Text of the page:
Outside the cathedral, there is a garden where you can see many plants that were grown specifically for the cathedral. You can also see the Statue of Saint Denis which dates back to 1615. He is the first Christian martyr whose body is said to have converted Constantine to Christianity.
Paris' Notre-Dame Cathedral
Notre-Dame de Paris French: [[email protected] dam [email protected] paRi] (listen); meaning "Our Lady of Paris" is a medieval Catholic cathedral on the Ile de la Cite in Paris's 4th arrondissement. The cathedral, which was dedicated to the Virgin Mary, is regarded as one of the greatest specimens of French Gothic architecture. It was built between 1245 and 1448 by architects from France and England.
The site where the cathedral now stands was once part of an island within the River Seine, but it was connected to the mainland in 1524 by Henry VIII of England. In 1684, during the reign of Louis XIV, the island was enclosed with straight roads and gardens, forming what is now known as the Jardin des Plantes. The cathedral was severely damaged during the French Revolution in 1793 and again by German bombs in 1944. It was also nearly destroyed by fire in 1991. Today, its central tower still stands at 102 meters (335 feet), making it the highest point on the island.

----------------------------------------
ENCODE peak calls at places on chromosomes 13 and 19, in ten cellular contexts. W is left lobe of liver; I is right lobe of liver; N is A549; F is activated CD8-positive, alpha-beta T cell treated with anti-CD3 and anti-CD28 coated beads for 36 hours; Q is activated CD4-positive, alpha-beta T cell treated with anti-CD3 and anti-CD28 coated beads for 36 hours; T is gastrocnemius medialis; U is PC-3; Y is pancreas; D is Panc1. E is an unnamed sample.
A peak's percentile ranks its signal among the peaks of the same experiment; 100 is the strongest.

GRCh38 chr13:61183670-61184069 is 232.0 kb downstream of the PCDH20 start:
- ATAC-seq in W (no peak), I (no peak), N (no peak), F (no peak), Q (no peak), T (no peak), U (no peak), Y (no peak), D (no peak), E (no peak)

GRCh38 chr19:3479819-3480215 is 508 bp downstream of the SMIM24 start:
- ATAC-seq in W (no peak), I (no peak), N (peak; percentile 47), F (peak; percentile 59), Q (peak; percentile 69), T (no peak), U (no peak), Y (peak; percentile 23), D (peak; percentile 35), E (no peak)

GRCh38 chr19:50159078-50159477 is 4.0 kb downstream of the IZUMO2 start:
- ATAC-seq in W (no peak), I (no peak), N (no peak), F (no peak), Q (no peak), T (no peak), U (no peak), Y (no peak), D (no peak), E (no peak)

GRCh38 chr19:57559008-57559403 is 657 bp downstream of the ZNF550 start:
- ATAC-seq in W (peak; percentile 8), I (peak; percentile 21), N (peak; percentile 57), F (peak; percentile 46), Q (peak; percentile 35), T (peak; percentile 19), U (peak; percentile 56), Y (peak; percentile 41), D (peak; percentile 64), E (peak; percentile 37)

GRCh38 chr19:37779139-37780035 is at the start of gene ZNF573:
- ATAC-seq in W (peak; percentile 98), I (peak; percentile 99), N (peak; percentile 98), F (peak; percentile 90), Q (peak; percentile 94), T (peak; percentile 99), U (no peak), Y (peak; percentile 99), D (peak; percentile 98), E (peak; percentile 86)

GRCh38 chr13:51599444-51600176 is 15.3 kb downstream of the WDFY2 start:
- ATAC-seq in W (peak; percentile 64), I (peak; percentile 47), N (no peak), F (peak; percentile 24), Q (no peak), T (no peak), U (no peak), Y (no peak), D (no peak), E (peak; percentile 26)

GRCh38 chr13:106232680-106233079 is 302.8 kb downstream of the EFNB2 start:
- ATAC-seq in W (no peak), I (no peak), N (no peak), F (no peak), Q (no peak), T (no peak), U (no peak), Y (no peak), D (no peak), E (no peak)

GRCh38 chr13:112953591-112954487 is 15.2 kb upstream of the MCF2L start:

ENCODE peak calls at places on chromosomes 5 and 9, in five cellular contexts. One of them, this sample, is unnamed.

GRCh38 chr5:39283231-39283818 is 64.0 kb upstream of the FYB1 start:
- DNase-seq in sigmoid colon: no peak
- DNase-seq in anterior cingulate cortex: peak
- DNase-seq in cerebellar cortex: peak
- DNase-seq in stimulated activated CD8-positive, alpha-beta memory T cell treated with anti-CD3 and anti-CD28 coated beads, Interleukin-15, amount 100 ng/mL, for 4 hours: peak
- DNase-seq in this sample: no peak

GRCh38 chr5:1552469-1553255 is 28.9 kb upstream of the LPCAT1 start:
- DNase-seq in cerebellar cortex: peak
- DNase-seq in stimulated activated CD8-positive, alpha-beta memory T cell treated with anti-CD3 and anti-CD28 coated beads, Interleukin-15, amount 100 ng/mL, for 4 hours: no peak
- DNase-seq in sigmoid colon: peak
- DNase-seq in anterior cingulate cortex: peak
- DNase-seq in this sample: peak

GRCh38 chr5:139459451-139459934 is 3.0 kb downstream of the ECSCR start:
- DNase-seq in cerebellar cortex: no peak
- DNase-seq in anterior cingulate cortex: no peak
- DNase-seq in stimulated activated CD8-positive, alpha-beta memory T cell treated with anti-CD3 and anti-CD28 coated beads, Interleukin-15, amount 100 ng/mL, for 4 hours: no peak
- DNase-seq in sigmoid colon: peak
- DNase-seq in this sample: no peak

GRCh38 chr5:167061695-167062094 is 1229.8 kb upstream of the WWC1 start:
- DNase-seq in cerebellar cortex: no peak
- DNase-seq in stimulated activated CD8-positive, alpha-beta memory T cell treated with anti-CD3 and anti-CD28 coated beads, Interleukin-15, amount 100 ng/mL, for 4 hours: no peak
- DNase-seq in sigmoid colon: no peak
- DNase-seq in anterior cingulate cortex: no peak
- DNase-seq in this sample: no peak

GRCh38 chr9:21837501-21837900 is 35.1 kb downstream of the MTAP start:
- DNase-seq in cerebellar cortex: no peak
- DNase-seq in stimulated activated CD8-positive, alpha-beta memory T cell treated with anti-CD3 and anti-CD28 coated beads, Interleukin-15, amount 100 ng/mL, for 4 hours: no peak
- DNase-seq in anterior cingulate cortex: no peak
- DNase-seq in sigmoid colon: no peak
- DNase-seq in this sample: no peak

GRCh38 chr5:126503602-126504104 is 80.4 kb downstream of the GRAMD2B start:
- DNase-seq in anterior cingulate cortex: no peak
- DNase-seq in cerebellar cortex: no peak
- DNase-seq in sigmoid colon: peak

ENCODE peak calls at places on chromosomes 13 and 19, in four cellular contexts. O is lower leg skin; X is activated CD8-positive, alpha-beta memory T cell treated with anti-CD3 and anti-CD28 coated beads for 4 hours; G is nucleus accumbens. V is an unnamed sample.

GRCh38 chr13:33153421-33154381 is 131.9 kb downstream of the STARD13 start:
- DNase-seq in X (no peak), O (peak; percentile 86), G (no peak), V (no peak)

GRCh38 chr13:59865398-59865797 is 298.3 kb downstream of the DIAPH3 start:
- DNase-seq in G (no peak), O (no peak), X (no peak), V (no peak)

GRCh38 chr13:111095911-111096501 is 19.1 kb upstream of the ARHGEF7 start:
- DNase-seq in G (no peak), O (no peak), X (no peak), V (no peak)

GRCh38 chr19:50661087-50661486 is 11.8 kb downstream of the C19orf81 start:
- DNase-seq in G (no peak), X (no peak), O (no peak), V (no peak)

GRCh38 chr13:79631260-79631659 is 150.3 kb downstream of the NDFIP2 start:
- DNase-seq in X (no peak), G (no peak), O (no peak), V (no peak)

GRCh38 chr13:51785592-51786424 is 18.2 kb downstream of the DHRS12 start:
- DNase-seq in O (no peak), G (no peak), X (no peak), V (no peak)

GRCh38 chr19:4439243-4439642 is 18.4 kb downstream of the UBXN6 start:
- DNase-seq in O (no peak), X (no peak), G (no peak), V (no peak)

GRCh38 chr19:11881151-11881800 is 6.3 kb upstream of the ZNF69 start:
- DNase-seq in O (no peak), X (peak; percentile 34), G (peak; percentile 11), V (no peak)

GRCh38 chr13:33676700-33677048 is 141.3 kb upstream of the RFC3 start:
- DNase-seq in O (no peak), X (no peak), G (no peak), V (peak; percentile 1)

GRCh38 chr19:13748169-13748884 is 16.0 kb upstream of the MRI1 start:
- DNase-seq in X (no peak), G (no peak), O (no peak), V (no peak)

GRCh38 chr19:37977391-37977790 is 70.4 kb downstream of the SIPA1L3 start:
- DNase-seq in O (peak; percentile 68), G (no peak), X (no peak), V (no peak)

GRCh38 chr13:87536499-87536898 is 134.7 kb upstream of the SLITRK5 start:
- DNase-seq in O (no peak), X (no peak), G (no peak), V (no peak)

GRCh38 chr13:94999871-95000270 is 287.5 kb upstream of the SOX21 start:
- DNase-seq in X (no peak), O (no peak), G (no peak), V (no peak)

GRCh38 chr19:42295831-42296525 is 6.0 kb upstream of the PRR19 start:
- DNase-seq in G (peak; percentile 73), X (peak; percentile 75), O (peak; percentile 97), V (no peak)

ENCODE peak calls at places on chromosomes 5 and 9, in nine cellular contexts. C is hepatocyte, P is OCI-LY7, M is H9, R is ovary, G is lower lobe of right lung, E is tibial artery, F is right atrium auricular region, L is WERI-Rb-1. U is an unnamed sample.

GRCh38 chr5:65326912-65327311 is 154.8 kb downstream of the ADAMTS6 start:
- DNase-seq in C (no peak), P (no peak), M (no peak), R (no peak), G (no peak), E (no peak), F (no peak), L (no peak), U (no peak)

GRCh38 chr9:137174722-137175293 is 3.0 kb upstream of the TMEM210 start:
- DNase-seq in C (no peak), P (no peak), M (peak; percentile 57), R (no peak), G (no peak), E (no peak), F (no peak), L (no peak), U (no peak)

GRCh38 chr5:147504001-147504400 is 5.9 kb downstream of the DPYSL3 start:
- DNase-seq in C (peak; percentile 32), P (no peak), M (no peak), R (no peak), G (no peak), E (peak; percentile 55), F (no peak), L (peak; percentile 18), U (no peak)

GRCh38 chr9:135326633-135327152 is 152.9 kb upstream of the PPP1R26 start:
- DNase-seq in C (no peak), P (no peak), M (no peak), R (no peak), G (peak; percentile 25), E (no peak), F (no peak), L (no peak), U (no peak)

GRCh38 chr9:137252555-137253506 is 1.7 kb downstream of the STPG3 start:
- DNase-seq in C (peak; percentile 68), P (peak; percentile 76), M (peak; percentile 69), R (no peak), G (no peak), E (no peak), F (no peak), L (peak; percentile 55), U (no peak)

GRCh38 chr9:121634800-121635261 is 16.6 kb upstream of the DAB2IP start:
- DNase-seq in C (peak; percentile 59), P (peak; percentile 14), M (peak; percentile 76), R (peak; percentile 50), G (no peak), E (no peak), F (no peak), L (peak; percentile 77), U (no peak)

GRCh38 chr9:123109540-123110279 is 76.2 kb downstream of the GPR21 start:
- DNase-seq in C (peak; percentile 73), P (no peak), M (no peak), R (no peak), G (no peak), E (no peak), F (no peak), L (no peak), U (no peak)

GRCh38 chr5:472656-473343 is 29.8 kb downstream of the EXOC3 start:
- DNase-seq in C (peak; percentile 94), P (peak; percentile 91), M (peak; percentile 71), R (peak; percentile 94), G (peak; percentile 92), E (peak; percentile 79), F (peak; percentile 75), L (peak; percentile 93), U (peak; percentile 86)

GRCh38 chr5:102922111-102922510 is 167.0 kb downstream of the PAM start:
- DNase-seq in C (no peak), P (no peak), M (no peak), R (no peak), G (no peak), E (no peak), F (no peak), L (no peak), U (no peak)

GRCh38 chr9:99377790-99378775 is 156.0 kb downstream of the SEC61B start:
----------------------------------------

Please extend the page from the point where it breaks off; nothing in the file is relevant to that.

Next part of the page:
Inside the cathedral are several magnificent sculptures by French artists. The most famous is the Virgin Mary sitting above the high altar, sculpted by Myronier in 1325. Also noteworthy are two other sculptures by Myronier: Mary Magdalene and John the Baptist, dating from 1340; and a group of angels playing musical instruments, dating from about 1350.